Just under two months into the coalition Government’s term of office and a number of pension policy decisions have already been taken. The Government is to scrap the default retirement age, accelerate the state pension age increase and “triple-lock” the basic state pension. It has also torn up Labour’s complex proposed restrictions to higher-rate pension tax relief in favour of a reduction in the annual allowance and confirmed that compulsory annuitisation will be scrapped next year. But many in the industry are hoping this will just be the start of a more fundamental reform of the long-term savings landscape.
The publication of a new research paper from the Centre of Policy Studies has come at an opportune time to stimulate discussion about introducing more wholesale changes.
The report, called Simplification Is The Key: Stimulating And Unlocking Long-Term Saving, puts forward several innovative proposals on how to address some of the many problems facing retirement saving.
Michael Johnson, the report’s author and a former Secretary to the Conservative Party’s Economic Competitiveness Policy Group, says the issues around long-term saving and retirement income should not be underestimated.
Johnson says: “It is one of the three elephants in the room. We have got climate change, we have got the Budget deficit and then, linked to that, we have got the whole question of pensions.”
The report sets out the familiar tale of the shortcomings of our current pension system. Anyone working in pensions will be familiar with the statistics that form the background to the report; the sharp increase in the proportion of the UK’s population over 65, the decline in occupational pension saving and the decline in the household savings rate over much of the last decade. In addition, there is the increase in cost to the state of providing either pension income or benefits to the growing pensioner population.
’We have got climate change, we have got the Budget deficit andthen, linked to that, we have got the question of pensions’
All the figures point to one thing – a greater need for individual retirement savings.
But as the report states simply in its introduction: “Reference to ’the pension crisis’ is not so much a reference to today’s pensioners as today’s workers, when we come to retire. Unless retirement age is pushed back much further than currently planned, the alternative is an increasing tax burden on the future working population. It seems inevitable that today’s workers will have to rely more on sources of income other than a pension (state or otherwise) but savings levels are simply too low to meet their retirement income expectations.”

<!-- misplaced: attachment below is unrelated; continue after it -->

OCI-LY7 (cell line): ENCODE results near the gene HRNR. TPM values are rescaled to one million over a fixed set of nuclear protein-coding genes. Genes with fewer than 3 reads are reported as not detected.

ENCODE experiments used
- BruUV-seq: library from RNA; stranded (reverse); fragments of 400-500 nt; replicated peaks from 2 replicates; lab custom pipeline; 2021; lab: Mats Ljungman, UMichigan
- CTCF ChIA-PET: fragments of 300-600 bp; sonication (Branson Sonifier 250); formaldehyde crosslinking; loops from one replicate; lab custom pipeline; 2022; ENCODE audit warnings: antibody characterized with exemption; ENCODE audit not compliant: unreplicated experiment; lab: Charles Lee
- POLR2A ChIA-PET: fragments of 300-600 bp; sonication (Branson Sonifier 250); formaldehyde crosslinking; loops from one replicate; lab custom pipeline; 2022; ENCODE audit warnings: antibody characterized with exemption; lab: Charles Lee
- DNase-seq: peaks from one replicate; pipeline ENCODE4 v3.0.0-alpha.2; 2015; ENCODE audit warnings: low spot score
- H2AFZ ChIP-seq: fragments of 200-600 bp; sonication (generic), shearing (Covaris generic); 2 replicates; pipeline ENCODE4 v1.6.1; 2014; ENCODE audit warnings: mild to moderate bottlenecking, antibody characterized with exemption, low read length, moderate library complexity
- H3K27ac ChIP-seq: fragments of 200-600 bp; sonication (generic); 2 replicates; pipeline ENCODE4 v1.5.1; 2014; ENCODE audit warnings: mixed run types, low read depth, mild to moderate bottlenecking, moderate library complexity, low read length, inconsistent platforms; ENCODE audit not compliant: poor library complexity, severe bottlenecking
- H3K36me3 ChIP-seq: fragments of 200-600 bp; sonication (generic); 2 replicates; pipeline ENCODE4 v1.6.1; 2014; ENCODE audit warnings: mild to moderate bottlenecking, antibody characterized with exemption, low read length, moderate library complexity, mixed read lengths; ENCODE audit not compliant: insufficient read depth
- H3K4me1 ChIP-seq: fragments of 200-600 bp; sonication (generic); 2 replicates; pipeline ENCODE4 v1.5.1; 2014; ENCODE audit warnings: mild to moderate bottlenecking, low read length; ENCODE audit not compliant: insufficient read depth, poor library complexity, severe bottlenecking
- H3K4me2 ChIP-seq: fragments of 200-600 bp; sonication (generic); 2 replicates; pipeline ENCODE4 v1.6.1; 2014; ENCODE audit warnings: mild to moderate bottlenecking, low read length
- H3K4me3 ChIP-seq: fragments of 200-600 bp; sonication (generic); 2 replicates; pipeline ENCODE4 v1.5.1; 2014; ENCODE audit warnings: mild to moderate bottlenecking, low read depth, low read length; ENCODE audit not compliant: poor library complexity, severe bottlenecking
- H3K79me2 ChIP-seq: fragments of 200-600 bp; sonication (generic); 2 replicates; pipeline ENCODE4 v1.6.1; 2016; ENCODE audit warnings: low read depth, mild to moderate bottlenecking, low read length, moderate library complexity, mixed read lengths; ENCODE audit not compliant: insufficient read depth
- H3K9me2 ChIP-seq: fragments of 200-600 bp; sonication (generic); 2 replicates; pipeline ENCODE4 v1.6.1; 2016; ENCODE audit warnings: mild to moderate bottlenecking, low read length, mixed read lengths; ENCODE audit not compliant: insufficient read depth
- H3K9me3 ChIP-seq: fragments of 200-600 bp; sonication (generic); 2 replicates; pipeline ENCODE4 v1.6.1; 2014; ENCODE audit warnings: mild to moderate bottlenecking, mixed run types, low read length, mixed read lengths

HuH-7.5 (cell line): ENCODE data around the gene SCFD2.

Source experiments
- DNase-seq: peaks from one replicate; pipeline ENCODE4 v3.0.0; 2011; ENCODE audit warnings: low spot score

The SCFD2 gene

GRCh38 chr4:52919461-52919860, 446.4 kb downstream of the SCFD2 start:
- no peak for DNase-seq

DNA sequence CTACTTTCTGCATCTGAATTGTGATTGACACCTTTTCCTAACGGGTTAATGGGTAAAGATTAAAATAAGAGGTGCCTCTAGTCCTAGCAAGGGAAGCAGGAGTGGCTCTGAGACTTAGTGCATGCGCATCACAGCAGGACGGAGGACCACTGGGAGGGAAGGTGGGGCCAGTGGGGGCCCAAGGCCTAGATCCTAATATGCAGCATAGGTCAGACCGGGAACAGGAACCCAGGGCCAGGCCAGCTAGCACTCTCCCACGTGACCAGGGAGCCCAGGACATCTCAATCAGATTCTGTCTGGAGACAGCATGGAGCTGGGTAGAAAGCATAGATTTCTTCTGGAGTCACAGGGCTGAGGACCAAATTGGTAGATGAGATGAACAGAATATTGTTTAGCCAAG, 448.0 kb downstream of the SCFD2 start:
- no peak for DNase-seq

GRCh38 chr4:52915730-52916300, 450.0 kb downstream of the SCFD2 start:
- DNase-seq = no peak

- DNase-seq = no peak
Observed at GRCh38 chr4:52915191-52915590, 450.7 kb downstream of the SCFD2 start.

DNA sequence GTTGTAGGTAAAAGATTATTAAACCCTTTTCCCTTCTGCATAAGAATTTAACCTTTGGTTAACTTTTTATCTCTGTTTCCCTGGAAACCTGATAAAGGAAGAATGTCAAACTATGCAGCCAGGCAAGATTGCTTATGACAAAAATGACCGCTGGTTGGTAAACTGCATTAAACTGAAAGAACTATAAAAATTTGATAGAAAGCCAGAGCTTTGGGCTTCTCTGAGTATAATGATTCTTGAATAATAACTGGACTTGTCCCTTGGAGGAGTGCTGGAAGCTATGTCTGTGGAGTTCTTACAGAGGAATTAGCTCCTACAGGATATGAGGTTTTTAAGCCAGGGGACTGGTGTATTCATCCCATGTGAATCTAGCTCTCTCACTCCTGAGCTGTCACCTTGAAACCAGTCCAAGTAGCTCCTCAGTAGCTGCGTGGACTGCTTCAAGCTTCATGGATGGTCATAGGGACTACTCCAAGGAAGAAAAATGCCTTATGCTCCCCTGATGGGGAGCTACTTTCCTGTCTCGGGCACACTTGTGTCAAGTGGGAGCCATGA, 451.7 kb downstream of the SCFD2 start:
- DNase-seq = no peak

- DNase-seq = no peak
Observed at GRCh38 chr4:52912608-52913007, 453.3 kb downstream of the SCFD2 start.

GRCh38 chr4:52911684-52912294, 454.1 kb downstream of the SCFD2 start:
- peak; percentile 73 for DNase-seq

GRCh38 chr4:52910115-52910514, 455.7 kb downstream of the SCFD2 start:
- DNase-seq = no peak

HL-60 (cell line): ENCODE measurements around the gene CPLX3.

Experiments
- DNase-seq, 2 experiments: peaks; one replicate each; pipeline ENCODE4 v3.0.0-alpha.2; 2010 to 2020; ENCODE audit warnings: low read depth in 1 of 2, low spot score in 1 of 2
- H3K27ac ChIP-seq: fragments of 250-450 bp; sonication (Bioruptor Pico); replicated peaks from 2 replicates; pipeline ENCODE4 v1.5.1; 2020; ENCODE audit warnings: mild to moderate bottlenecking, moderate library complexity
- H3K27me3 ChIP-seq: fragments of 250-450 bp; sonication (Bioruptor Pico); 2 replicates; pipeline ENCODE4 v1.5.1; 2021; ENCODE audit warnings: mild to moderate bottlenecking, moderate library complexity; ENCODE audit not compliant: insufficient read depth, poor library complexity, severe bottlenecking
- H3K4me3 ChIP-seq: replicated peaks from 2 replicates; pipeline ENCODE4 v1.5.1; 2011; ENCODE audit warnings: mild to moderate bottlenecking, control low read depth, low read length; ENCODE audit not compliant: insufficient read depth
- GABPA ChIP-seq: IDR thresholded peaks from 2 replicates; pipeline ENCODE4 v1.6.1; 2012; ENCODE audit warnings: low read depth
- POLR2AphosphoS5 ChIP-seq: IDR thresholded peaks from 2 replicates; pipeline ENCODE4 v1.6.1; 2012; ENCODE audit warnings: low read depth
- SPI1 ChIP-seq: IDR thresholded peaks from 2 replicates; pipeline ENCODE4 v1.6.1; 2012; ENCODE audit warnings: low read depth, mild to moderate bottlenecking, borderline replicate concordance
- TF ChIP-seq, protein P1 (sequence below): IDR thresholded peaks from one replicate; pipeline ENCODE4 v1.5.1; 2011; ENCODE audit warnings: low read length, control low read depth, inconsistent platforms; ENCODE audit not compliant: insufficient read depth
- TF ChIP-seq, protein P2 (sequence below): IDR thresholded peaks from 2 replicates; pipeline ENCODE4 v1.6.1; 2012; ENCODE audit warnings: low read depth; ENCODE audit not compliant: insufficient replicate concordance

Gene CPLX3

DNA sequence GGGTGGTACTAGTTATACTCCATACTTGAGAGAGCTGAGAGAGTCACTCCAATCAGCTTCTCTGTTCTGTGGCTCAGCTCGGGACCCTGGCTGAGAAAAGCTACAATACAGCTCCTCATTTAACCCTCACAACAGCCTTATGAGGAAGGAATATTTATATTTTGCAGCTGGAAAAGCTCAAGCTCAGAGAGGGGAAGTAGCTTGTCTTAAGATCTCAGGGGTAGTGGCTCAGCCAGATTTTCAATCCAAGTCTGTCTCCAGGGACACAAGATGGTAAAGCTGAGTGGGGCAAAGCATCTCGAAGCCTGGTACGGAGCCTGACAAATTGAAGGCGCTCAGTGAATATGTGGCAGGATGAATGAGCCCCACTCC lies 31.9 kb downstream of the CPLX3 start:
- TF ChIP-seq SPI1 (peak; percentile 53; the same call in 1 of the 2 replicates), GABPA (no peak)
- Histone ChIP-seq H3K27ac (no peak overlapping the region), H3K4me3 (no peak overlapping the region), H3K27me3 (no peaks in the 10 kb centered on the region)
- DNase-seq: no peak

But pensions are not a popular savings vehicle in their current form due to “attitudinal, behavioral, informational and structural barriers” all combining to put people off saving for their future. Furthermore, they do not trust the industry.
In fact, Johnson says the word pension is part of the problem as large sections of the public are disillusioned with the whole pension saving concept and the word itself no longer describes the way people will have to fund their retirement.
“It is absolutely outdated. We have to wean our-selves away from this idea that there are some clear-cut cut-off points in life where one stops working and starts receiving what we currently call a pension. It is not sustainable for all the reasons that are in the public domain.”
Regardless of the language used to describe the problem, Johnson says the structure of the current saving system has to be changed to make it work properly.
He has come to the conclusion that the starting point has to be to simplify the rules surrounding long-term savings, in particular, to try and get rid of the distinction between Isas and pensions.
Johnson says: “If I was to try and prioritise what the paper is saying, it is that we currently have two disparate worlds, one called pension, one called Isa. That in itself starts the complexity ball rolling. They are taxed differently, you can’t readily compare particular products, particularly within the context of pensions – anything that has got life insurance in it is insanely complicated.
’You are starting to break down the barrier or schism between the two worlds’
“So, the main tenet of the paper is to suggest ultimately a merger of the Isa and pension models and that means a common tax framework.
But that is a medium to long-term vision. The question is, how do we get there? I think the starting point is to introduce what I describe as fluidity of assets between the pension and Isa worlds.”
This fluidity would allow savers to convert Isa-type savings into pensions more easily or allow access to some pension assets before retirement to help overcome some of the reluctance to save.